Cape Breton hubs springboards for success for entire communities

The cultural opportunities available in a rural community can have a life-changing impact.

Just ask Elyse Delaney, director of Le Conseil des Arts de Chéticamp.

“The Conseil des Arts gave me so many opportunities as a young musician growing up here,” she says. “Being in a position to offer today’s young artists the support that I had, that’s what enticed me to move back from Halifax to take up this post.”

Indeed, Delaney spent many years working as a performing musician on the scene in Halifax. She’s known for her beautiful, clear soprano voice, and her wide-ranging musical tastes that go from renaissance polyphony to musical theatre.

In 2022, when the opportunity arose for her to come back to her hometown of Chéticamp, Inverness County, on the western shores of Cape Breton, she didn’t hesitate. She knew it was time to return to the Island and step into a leadership role in the organization that gave her her start as a performer.

The involvement of local people, often as volunteers, keeps the county’s heritage and culture sector vibrant. “Knowing where we come from, and keeping that relevance, it lets us feel proud of who we are and where we are headed,” Delaney notes.

Le Conseil des Arts de Chéticamp exists to promote Acadian culture in Nova Scotia through activities like artistic workshops, cultural events and quality artistic training. With Elyse at the helm, and with the support of many dedicated volunteers, the organization creates an environment of exchange and sharing for cultural actors in the region. Notably, the state-of-the- art theatre/auditorium regularly hosts professional plays and concerts, which helps to showcase Acadian music and stagecraft to local residents and thousands of visiting tourists from around the world every year.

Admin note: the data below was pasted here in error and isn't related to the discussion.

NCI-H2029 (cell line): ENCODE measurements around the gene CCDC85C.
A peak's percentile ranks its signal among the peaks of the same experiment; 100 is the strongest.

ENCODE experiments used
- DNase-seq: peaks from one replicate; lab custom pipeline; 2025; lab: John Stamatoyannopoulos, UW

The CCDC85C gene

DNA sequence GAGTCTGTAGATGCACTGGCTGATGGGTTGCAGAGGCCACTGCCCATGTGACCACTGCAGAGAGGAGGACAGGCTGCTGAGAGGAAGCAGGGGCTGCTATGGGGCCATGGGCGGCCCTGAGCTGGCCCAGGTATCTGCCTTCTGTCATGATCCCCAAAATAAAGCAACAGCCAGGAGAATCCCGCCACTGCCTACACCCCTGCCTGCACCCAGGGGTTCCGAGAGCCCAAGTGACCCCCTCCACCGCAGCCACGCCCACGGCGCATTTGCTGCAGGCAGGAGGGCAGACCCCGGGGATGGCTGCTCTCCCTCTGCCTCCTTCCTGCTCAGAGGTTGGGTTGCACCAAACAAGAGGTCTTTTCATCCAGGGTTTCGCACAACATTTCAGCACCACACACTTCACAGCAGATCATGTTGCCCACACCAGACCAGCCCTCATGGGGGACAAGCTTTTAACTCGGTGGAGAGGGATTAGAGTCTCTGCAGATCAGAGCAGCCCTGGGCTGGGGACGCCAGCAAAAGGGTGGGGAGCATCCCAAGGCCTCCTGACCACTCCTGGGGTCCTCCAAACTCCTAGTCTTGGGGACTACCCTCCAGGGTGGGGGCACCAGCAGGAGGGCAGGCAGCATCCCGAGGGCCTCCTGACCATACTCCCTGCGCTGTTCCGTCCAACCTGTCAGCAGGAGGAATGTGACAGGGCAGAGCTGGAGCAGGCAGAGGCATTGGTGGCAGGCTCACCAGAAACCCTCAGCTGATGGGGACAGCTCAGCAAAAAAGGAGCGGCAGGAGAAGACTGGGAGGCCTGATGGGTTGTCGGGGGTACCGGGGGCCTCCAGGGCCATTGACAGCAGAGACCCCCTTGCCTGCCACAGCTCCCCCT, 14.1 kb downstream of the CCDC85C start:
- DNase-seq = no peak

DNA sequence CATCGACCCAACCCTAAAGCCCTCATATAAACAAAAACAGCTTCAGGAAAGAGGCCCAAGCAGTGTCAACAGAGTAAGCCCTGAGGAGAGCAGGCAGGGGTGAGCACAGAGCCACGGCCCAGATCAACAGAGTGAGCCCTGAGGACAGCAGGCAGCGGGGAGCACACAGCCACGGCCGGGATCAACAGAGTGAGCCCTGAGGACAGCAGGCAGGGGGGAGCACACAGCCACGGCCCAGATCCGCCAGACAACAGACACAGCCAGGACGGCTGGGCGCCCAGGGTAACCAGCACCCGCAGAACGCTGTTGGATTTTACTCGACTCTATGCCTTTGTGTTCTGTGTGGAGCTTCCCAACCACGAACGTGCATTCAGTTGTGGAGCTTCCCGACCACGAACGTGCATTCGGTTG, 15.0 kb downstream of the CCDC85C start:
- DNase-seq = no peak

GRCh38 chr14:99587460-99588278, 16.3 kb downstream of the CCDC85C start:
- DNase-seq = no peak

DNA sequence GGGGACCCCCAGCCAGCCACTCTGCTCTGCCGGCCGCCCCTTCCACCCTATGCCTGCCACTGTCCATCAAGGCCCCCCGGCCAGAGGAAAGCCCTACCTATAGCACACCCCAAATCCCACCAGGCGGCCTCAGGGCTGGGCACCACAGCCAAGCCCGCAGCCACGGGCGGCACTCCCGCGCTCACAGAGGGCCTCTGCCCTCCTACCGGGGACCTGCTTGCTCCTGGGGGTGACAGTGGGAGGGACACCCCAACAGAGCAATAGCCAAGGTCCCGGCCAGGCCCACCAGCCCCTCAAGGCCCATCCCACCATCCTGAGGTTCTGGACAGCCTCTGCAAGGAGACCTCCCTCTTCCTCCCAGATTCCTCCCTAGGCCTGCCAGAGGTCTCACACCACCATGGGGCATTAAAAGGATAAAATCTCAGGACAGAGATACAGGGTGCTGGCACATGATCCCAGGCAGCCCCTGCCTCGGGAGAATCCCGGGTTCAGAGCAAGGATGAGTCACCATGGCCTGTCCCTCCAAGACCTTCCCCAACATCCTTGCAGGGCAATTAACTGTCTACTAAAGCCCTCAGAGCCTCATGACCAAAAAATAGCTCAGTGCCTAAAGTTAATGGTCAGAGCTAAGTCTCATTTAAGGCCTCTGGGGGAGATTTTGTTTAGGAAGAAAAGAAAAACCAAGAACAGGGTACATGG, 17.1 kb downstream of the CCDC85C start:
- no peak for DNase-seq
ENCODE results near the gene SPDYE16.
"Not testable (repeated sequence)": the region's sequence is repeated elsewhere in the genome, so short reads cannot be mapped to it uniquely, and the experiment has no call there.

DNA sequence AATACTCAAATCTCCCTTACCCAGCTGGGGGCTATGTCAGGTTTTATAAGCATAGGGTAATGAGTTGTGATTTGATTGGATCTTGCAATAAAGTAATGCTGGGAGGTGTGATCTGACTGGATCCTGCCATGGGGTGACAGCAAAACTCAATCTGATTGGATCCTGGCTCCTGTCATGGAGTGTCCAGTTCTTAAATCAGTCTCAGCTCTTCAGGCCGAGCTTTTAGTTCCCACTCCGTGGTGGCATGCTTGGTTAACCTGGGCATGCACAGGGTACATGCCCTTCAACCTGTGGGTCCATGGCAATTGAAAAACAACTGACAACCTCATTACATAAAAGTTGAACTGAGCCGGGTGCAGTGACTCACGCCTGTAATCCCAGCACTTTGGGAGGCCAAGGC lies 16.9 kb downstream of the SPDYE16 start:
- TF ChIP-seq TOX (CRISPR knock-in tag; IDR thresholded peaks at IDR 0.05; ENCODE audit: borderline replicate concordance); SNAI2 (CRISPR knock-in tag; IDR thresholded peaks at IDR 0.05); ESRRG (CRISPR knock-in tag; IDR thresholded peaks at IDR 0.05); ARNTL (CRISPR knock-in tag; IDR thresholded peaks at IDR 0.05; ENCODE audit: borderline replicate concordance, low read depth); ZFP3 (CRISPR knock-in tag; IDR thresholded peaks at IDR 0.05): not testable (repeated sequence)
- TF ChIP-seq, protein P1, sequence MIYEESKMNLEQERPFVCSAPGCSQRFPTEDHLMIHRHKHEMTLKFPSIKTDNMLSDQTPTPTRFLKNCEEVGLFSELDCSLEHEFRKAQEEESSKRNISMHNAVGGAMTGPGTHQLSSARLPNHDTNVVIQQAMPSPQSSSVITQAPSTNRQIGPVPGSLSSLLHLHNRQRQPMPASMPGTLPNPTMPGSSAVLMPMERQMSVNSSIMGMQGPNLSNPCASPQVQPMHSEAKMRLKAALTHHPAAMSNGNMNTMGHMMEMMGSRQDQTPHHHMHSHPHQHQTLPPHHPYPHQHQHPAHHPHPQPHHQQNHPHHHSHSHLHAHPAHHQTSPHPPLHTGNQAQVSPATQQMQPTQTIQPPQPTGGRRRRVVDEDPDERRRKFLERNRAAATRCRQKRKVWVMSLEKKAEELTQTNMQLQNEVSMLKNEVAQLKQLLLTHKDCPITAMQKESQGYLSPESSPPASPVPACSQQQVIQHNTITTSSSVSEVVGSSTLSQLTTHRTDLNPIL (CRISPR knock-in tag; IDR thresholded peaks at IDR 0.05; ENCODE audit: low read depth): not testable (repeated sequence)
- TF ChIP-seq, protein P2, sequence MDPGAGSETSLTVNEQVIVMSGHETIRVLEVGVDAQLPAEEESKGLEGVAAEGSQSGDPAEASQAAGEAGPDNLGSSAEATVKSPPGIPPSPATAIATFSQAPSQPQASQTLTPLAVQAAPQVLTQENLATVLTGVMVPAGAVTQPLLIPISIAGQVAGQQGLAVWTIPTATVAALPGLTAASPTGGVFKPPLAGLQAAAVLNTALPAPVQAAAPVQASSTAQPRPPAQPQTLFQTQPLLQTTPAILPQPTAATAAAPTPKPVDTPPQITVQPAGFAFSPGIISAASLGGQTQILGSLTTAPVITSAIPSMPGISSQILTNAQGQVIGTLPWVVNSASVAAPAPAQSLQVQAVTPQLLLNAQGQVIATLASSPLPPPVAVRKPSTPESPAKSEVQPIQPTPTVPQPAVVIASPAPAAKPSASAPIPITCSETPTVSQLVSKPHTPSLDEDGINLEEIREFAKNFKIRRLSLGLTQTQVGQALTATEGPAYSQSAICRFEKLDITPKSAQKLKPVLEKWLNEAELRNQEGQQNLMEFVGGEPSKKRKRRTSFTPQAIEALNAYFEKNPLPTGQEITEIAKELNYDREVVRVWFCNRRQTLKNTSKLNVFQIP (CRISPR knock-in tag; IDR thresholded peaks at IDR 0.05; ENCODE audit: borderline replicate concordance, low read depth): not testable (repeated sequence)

On the other side of Inverness County, on the beautiful shores of the Bras d’Or Lakes, it’s the Whycocomagh Waterfront Centre that’s been an invaluable hub for community activities for over a decade.

Terry Gillis is among those who have led the initiative, but she emphasizes that its success is due to so many volunteers’ dedication. “Ownership” is a word that’s never far from Terry’s lips when she talks about all the different ways people get involved to help out.

“It’s really by the community, for the community,” she explains, “with all sorts of people pitching in and there’s space for everyone who’d like to get involved.”

Attracted by big-name events like Celtic Colours concerts, people do come from far and wide. But it’s the year-round range of regular programming, from dances and Thursday evening jam sessions to yoga, pickleball, indoor curling and more, that ensures that the local community in Whycocomagh is so well-served.

“It’s essential in rural areas like ours, where people can be isolated,” Gillis says. “We’re making sure there’s somewhere welcoming where everyone can come to socialize.”

One regular volunteer is Michelle MacLean, a recent graduate of St. F.X. University in Antigonish.

“When I helped coordinate the Whycocomagh Summer Festival, that experience planted a seed in me,” MacLean says. “I wanted to step up and bring our generation together, to inspire others who also see the potential in our community.”

“There’s so much dedication that goes into organizing opportunities to socialize, and that’s been even more important over the last few years. Being a volunteer lets me be a part of that. I love the fact that I’m helping bring community members together and creating and strengthening relationships in the process.”

Both these community power-houses have plenty more up their sleeve. On top of the cultural programming at Le Conseil des Arts, Delaney is looking forward to a major upgrade to the facilities. A building extension is planned this year, with the addition of reception and banquet rooms, as well as office and meeting spaces available to rent by the day. It will no doubt become a valuable resource to boost the diversifying local economy. Stay up-to-date at: conseildesarts-

As for the Waterfront Centre, the community can look forward to upgrades both inside and out. True to the centre’s motto, “Where people and nature connect,” the new features will include an outdoor performance space with the stunning backdrop of Whycocomagh’s water and hills. There’s even talk of a new library branch being hosted here.

Warden Bonny MacIsaac, who heads the municipal council, says the rich cultural life in Inverness County shows there’s room for all sorts of skills, including what younger people and newcomers can bring to the table. “If you’ve got an idea for an activity, and a will to put in some energy to make it happen, find out about your local community groups,” she says. “There’ll be a supportive group of people and maybe resources like space or publicity tools to help you.”

A version of this article was published in the Participaper, a municipal periodical focused on Cape Breton.

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